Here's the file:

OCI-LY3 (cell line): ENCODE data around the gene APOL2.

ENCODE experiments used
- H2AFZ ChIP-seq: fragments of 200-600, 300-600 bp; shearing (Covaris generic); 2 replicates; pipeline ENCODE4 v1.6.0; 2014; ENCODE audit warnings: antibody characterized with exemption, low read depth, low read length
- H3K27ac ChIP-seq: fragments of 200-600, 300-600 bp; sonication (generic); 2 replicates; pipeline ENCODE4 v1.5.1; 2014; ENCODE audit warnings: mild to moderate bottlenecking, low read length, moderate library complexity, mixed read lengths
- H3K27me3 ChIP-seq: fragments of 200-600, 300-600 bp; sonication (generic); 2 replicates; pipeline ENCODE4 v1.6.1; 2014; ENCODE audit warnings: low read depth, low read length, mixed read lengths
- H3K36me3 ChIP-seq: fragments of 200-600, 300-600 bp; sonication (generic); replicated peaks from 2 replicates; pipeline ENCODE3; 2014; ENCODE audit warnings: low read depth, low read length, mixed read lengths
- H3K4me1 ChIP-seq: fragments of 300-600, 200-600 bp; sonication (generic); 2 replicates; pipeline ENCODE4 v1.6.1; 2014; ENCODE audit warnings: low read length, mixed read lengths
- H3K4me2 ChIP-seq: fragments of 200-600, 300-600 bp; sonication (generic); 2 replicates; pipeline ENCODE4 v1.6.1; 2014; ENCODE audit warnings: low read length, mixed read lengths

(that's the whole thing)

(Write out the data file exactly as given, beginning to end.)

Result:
OCI-LY3 (cell line): ENCODE data around the gene APOL2.

ENCODE experiments used
- H2AFZ ChIP-seq: fragments of 200-600, 300-600 bp; shearing (Covaris generic); 2 replicates; pipeline ENCODE4 v1.6.0; 2014; ENCODE audit warnings: antibody characterized with exemption, low read depth, low read length
- H3K27ac ChIP-seq: fragments of 200-600, 300-600 bp; sonication (generic); 2 replicates; pipeline ENCODE4 v1.5.1; 2014; ENCODE audit warnings: mild to moderate bottlenecking, low read length, moderate library complexity, mixed read lengths
- H3K27me3 ChIP-seq: fragments of 200-600, 300-600 bp; sonication (generic); 2 replicates; pipeline ENCODE4 v1.6.1; 2014; ENCODE audit warnings: low read depth, low read length, mixed read lengths
- H3K36me3 ChIP-seq: fragments of 200-600, 300-600 bp; sonication (generic); replicated peaks from 2 replicates; pipeline ENCODE3; 2014; ENCODE audit warnings: low read depth, low read length, mixed read lengths
- H3K4me1 ChIP-seq: fragments of 300-600, 200-600 bp; sonication (generic); 2 replicates; pipeline ENCODE4 v1.6.1; 2014; ENCODE audit warnings: low read length, mixed read lengths
- H3K4me2 ChIP-seq: fragments of 200-600, 300-600 bp; sonication (generic); 2 replicates; pipeline ENCODE4 v1.6.1; 2014; ENCODE audit warnings: low read length, mixed read lengths